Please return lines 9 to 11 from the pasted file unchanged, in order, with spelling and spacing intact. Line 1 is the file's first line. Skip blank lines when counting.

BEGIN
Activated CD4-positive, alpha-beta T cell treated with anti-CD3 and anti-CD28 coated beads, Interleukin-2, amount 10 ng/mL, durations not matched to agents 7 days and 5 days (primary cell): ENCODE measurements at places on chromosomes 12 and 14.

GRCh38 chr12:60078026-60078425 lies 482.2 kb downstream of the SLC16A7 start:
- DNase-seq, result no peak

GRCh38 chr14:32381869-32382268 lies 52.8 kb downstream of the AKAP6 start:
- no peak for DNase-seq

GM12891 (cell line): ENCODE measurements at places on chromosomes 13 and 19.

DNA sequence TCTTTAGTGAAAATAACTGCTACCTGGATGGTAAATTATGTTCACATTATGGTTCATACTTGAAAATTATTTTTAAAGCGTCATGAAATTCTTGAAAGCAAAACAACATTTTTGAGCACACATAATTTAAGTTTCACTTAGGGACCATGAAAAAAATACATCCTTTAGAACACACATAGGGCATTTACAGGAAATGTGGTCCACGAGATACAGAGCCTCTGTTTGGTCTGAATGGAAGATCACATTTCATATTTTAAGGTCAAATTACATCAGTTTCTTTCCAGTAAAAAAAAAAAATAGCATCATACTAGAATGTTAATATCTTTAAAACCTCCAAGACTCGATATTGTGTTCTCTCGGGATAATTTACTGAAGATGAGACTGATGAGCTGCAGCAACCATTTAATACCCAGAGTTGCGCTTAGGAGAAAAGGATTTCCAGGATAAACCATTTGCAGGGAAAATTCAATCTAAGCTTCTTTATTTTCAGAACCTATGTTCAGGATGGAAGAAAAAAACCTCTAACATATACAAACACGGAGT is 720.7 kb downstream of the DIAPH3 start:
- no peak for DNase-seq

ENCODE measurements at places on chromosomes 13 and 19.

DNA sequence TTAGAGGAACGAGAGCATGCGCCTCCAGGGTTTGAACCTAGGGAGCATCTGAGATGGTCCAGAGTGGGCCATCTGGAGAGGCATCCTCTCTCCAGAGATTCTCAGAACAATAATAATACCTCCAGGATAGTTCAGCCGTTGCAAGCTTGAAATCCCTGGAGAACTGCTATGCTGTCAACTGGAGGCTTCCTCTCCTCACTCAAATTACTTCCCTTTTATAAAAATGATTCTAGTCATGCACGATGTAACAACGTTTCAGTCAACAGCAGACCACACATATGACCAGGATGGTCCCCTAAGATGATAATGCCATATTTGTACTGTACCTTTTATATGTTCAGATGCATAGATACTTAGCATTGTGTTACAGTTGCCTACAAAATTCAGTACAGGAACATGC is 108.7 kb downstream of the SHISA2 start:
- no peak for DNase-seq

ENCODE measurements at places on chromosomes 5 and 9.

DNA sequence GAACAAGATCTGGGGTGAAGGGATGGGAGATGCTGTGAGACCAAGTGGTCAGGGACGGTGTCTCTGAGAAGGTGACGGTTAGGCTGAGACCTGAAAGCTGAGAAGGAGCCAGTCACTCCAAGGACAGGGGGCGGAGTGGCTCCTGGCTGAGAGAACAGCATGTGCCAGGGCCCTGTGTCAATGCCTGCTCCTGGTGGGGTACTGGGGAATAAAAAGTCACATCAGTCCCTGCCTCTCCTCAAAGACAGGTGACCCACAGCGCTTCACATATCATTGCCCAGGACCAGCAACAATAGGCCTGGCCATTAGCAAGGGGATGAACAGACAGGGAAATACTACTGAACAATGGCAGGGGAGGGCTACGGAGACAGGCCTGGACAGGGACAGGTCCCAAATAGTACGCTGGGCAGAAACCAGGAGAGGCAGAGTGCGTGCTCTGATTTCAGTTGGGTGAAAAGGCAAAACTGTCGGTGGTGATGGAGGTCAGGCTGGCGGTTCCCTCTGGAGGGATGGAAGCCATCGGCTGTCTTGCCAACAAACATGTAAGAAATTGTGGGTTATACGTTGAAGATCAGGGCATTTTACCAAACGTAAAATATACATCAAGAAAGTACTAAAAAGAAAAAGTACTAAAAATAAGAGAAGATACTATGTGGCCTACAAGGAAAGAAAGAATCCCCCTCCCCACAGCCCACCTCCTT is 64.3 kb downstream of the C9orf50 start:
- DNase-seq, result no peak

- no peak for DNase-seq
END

ENCODE measurements at places on chromosomes 13 and 19.

DNA sequence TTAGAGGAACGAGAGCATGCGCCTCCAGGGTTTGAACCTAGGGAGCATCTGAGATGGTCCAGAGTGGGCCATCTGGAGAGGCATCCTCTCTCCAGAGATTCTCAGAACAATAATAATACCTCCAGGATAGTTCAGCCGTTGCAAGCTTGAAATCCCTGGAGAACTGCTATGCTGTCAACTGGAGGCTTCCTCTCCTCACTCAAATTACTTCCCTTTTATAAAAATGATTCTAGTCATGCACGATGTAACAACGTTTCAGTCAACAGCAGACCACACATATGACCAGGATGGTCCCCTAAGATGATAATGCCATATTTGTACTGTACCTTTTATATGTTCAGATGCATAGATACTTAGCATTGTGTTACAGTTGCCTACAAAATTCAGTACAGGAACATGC is 108.7 kb downstream of the SHISA2 start:
- no peak for DNase-seq